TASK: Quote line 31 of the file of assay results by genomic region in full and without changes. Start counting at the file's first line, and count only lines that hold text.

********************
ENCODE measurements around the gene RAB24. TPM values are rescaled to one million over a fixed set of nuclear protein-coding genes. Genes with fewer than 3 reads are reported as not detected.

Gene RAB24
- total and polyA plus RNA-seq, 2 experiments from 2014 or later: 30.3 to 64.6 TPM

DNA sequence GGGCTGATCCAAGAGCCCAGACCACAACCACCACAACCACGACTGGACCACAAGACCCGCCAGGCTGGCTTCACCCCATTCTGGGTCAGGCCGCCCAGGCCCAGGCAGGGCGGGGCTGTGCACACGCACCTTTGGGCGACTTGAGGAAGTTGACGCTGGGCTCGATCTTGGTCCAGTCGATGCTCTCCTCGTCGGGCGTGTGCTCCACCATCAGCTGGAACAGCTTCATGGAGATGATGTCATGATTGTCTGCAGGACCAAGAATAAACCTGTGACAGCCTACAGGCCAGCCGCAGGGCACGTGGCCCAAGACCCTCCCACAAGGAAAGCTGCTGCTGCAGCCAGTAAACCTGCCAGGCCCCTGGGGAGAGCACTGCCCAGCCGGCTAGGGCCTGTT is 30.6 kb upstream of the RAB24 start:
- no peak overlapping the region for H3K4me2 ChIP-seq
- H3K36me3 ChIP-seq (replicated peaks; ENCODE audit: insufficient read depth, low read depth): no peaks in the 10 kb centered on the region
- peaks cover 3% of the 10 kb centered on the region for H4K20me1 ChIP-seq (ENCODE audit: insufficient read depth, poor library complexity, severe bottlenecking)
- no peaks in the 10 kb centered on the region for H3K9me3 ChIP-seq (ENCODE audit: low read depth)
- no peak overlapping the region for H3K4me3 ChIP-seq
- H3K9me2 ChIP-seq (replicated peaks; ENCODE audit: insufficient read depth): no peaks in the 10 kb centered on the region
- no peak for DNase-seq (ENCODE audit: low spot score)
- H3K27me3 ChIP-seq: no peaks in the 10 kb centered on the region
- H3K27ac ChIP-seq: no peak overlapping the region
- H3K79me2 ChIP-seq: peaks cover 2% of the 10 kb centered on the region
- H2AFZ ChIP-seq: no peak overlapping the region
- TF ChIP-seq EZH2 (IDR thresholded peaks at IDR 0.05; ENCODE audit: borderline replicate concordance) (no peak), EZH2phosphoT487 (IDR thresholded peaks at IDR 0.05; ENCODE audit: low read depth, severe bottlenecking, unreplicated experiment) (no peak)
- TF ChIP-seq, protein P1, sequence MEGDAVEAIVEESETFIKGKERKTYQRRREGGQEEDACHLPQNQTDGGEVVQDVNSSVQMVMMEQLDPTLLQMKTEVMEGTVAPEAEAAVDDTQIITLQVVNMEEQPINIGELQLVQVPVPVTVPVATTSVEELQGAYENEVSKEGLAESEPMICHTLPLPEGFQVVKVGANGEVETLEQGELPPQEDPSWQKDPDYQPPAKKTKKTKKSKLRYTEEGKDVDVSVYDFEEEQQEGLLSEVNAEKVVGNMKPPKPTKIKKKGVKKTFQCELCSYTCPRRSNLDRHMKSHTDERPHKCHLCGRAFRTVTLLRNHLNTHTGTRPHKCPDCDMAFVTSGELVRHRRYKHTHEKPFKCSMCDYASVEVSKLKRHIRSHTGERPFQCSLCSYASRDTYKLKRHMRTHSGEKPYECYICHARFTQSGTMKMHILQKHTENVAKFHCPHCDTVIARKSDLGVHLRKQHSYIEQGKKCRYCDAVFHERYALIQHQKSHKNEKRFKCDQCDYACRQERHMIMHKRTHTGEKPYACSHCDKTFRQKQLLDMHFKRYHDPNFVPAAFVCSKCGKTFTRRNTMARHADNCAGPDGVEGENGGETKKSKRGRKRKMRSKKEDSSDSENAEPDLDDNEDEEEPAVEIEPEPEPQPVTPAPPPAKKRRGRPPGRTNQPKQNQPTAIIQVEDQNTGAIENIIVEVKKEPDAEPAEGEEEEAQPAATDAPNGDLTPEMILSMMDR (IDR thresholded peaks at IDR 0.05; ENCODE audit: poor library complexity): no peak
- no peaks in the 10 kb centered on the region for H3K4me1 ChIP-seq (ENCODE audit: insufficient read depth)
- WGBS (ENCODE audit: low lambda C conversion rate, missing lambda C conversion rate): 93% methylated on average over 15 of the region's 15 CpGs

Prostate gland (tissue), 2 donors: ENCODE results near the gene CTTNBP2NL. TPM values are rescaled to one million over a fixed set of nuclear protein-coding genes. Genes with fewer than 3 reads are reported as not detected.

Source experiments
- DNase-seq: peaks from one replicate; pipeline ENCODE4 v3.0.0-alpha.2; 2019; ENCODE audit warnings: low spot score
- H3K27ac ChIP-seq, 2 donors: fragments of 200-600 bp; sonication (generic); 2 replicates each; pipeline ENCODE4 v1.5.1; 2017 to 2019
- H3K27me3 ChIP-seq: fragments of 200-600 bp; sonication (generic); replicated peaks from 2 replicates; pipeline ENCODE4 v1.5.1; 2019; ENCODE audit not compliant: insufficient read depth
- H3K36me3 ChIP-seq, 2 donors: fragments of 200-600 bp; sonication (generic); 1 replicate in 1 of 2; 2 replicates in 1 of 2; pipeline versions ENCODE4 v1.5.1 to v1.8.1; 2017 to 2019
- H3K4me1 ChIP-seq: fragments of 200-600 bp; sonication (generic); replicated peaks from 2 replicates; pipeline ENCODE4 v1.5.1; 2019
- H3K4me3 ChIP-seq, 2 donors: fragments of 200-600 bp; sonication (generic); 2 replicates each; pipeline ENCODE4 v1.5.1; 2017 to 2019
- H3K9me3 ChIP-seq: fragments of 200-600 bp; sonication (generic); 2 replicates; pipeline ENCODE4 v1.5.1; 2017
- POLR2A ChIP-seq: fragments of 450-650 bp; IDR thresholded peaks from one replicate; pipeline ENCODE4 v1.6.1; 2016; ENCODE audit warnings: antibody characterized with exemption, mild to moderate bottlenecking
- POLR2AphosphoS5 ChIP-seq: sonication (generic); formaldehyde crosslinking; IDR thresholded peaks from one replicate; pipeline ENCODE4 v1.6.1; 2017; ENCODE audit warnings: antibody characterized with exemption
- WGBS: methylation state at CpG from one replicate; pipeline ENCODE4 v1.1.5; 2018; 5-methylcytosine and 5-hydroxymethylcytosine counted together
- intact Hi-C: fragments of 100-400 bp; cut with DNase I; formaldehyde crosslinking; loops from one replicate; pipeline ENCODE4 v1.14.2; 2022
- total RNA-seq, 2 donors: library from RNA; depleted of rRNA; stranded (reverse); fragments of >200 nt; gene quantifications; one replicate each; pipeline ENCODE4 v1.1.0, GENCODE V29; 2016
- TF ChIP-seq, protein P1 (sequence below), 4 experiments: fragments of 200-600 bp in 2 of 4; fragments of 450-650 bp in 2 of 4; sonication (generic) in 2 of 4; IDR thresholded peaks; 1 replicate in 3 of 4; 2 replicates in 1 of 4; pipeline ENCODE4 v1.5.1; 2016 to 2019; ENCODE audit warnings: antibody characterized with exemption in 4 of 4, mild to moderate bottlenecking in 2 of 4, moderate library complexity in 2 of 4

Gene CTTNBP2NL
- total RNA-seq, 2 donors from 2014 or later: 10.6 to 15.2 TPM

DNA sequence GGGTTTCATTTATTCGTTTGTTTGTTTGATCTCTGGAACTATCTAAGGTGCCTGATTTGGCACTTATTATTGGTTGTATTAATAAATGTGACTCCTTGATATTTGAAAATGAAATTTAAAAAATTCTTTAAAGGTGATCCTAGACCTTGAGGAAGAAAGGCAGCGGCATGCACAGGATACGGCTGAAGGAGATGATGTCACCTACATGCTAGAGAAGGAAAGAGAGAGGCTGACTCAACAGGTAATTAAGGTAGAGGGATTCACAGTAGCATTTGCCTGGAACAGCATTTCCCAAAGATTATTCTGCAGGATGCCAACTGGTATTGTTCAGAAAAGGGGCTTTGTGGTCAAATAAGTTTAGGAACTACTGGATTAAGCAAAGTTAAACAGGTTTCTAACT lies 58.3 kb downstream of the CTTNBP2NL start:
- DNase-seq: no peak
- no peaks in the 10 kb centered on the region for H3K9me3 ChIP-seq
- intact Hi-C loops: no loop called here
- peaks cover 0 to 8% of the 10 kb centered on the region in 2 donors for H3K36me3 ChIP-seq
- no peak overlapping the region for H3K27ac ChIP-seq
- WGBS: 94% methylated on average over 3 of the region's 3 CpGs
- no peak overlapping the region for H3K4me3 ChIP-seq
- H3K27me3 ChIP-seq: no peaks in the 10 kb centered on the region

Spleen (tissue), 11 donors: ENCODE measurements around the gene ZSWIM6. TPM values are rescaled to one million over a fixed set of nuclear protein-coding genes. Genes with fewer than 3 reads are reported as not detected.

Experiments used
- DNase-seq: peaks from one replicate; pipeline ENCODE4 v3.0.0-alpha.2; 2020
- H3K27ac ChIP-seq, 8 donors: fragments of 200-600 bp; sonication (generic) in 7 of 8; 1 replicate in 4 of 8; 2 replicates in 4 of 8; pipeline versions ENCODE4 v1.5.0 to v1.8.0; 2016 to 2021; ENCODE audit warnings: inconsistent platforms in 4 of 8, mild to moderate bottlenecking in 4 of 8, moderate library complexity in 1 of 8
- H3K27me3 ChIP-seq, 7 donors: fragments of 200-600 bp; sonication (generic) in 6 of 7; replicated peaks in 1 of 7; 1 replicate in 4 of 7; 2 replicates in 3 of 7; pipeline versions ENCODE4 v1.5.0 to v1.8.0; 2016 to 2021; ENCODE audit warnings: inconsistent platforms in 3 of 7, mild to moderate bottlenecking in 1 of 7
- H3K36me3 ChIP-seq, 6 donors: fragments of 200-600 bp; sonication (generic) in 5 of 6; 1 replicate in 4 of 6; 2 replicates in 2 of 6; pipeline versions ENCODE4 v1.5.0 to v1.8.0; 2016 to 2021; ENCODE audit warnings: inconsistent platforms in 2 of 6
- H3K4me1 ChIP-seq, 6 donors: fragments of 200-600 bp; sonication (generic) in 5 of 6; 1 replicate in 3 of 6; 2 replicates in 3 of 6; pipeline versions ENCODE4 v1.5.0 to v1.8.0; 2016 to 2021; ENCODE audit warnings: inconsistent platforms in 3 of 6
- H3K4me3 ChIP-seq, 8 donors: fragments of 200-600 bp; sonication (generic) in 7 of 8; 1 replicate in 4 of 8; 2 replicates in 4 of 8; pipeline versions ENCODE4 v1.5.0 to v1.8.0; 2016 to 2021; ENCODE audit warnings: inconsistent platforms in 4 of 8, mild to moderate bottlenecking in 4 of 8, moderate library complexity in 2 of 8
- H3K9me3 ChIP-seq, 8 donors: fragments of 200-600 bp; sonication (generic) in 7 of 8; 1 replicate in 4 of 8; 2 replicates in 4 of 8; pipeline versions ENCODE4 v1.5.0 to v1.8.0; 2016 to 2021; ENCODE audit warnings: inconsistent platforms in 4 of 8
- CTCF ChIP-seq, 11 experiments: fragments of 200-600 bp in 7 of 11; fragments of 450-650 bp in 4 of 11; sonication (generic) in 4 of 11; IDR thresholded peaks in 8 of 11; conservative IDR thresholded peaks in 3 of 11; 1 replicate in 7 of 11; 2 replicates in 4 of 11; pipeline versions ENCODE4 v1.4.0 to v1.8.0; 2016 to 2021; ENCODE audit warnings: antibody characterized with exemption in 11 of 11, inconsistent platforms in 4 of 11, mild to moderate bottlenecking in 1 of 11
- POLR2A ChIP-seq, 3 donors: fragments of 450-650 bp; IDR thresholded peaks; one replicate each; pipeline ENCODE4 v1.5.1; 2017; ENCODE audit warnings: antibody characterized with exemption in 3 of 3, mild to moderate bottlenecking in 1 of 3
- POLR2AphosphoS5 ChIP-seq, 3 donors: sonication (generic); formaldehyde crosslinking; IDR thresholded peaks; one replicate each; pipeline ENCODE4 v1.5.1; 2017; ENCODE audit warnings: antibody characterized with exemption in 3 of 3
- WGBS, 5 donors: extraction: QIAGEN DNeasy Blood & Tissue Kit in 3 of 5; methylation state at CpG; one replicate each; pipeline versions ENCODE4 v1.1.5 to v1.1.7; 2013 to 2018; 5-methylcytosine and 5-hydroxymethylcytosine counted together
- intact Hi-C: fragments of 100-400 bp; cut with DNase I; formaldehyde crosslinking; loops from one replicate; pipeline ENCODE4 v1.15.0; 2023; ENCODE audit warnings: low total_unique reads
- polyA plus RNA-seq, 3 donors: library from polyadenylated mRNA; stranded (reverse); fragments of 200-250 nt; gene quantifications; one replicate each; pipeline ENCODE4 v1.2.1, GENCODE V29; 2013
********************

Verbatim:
- WGBS: methylation state at CpG from one replicate; pipeline ENCODE4 v1.1.5; 2018; 5-methylcytosine and 5-hydroxymethylcytosine counted together